Among the litany of revolutionary advancements brought forth by English computer scientist and inventor Alan Turing, but perhaps not necessarily the most vital, was actually paving the way for computerized synthetic music. While it may not be as memorable as his Turing Test for artificial intelligence, his work with music is probably a bit more important to the online music community.

On his Manchester Mark I, one of the earliest programmable computers, Turing put forward a hypothesis of clicking interval sounds that one could easily recognize as music. He never actually followed through with it, but with his notes, a pair of researchers from the University of Canterbury managed to create the oldest synthetic music ever. Programmer and musician Christopher Strachey put the steps together to construct 'God Save The Queen' with its included operating guide (the first of its kind). The results aren't very danceable, but still notable.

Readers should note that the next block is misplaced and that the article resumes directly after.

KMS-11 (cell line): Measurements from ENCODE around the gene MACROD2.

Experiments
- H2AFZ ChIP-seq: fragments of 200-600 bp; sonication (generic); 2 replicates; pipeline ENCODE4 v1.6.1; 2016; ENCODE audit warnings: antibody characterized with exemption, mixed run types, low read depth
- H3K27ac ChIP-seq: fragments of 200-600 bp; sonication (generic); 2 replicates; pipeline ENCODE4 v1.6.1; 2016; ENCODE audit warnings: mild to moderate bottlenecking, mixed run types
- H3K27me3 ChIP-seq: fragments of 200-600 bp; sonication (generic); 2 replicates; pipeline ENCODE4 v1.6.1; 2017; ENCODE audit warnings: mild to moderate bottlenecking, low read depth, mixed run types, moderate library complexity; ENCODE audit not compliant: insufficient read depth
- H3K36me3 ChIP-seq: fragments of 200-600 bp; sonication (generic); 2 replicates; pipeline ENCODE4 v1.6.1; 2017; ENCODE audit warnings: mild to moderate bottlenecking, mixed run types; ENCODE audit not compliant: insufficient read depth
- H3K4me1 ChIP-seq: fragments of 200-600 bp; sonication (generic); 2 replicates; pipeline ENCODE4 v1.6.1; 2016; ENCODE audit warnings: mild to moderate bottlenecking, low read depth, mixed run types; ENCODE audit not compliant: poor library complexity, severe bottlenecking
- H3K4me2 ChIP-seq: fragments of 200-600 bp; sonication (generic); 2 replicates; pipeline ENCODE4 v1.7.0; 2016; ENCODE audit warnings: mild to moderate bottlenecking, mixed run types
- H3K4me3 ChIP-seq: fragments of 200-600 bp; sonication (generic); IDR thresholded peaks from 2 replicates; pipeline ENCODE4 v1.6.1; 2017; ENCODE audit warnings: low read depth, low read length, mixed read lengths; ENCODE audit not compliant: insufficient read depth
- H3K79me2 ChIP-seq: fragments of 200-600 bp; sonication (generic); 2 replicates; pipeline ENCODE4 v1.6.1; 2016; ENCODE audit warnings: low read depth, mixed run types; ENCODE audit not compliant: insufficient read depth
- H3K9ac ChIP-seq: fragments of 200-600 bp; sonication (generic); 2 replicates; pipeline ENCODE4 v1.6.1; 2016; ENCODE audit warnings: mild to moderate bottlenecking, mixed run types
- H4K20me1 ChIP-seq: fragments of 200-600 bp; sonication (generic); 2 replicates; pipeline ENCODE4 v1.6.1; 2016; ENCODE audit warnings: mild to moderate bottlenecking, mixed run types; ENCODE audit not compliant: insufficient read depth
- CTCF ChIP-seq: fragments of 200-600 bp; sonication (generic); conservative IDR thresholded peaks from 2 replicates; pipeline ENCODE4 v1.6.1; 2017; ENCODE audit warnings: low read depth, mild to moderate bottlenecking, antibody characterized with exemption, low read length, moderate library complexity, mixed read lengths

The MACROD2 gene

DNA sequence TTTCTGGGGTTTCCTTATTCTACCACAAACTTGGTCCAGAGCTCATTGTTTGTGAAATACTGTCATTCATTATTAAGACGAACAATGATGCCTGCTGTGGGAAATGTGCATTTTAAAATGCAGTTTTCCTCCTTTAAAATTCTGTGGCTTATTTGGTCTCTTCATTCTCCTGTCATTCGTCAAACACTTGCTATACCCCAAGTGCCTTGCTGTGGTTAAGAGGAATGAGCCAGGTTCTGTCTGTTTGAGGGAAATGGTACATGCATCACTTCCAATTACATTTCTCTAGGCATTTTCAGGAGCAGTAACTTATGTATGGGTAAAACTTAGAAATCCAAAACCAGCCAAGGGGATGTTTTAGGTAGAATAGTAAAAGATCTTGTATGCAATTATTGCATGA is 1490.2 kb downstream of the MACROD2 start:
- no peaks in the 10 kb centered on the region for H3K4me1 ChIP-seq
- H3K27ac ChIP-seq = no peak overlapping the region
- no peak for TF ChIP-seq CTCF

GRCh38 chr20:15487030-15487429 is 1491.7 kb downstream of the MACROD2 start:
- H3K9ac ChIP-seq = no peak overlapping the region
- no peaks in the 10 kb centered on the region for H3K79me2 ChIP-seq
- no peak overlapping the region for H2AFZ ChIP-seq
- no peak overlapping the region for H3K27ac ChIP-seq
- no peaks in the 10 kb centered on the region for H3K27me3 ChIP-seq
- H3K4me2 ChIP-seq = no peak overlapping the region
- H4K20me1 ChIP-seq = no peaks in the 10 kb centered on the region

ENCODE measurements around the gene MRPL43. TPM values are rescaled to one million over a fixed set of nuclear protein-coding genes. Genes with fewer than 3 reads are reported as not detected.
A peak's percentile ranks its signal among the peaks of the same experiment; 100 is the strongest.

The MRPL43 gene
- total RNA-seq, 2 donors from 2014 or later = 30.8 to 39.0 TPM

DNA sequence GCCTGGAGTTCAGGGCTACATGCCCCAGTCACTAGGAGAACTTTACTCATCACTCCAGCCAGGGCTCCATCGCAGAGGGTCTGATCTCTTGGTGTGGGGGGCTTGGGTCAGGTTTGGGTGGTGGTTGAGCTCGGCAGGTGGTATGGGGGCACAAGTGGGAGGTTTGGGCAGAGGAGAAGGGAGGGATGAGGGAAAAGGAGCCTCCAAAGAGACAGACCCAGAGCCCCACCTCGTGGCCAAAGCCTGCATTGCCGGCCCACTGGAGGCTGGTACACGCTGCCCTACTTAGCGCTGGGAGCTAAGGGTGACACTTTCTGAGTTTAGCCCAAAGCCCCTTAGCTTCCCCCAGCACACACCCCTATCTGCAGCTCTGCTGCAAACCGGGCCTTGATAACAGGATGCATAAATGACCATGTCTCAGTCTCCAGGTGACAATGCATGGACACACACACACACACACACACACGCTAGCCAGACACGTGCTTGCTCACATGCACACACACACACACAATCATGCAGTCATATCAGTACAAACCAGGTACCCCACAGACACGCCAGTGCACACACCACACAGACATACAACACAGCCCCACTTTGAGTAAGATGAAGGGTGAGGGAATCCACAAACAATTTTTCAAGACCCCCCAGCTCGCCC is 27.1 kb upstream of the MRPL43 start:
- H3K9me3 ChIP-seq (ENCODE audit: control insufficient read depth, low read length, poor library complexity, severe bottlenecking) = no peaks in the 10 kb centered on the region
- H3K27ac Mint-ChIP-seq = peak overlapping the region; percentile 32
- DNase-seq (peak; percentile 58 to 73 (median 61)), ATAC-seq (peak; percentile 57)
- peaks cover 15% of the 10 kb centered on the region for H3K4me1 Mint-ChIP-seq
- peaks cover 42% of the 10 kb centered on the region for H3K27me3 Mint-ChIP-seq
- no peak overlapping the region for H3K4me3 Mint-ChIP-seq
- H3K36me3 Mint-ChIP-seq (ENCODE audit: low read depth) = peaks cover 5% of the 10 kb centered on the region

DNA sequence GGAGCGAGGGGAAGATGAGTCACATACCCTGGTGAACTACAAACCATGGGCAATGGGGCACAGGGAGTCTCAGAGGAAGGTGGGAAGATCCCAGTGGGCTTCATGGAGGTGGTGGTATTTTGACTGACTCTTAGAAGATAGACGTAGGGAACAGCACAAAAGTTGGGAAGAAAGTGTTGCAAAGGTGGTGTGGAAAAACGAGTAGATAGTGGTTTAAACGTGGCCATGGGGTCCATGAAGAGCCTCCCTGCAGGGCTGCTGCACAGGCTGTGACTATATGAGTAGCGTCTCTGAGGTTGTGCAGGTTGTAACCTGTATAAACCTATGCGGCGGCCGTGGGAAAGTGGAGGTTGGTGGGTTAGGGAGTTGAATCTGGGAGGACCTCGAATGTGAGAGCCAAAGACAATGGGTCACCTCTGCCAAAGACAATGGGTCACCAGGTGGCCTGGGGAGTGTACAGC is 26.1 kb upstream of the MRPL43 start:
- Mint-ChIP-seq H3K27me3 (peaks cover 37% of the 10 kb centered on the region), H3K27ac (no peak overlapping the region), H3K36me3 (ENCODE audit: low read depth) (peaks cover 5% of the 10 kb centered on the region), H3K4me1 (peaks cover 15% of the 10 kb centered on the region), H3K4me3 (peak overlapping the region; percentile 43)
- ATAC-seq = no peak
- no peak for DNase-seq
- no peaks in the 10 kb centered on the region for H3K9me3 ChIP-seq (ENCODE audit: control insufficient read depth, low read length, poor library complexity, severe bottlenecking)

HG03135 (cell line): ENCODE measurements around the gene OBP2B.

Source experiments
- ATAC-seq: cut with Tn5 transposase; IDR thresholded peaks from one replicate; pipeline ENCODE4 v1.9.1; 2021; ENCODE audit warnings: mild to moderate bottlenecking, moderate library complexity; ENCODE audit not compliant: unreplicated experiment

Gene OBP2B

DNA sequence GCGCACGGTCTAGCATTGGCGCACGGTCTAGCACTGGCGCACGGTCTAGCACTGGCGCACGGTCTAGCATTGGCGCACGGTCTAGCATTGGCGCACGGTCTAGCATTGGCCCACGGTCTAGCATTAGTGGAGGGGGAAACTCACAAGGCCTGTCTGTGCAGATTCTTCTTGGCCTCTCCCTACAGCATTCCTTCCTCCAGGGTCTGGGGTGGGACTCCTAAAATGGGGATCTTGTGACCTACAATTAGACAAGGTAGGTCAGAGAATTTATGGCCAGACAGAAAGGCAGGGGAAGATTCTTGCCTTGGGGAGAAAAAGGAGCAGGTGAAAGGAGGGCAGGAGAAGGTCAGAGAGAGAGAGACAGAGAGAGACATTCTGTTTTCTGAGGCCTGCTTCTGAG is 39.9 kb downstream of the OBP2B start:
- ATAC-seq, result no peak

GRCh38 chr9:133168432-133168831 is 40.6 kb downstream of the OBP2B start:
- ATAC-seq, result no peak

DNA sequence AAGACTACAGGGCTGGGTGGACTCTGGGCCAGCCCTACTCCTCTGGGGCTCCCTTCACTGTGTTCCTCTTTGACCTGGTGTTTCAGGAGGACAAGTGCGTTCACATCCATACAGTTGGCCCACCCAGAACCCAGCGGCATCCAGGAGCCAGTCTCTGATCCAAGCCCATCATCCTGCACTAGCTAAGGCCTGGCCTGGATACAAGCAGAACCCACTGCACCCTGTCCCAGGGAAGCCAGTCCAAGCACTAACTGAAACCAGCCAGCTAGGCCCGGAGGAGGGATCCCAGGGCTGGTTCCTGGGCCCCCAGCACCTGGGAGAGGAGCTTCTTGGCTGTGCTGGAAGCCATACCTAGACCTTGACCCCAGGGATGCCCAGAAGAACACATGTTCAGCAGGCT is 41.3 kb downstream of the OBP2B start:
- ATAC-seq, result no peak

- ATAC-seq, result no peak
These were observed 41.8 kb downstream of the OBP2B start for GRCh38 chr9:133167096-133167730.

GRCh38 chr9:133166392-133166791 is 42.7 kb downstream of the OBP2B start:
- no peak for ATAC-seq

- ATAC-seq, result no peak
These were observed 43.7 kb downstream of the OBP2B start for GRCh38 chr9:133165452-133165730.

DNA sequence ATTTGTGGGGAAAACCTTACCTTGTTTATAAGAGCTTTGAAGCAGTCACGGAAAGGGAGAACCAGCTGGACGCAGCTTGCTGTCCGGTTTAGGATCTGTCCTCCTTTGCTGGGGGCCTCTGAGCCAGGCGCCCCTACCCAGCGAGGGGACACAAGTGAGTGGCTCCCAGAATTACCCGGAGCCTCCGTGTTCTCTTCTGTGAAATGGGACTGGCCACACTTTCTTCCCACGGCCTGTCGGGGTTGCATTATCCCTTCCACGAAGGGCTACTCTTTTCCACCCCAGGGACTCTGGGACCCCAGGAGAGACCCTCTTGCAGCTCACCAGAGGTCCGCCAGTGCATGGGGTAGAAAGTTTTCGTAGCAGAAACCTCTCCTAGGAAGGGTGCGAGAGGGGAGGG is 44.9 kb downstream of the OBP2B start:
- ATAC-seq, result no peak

Listen below via Guardian Australia.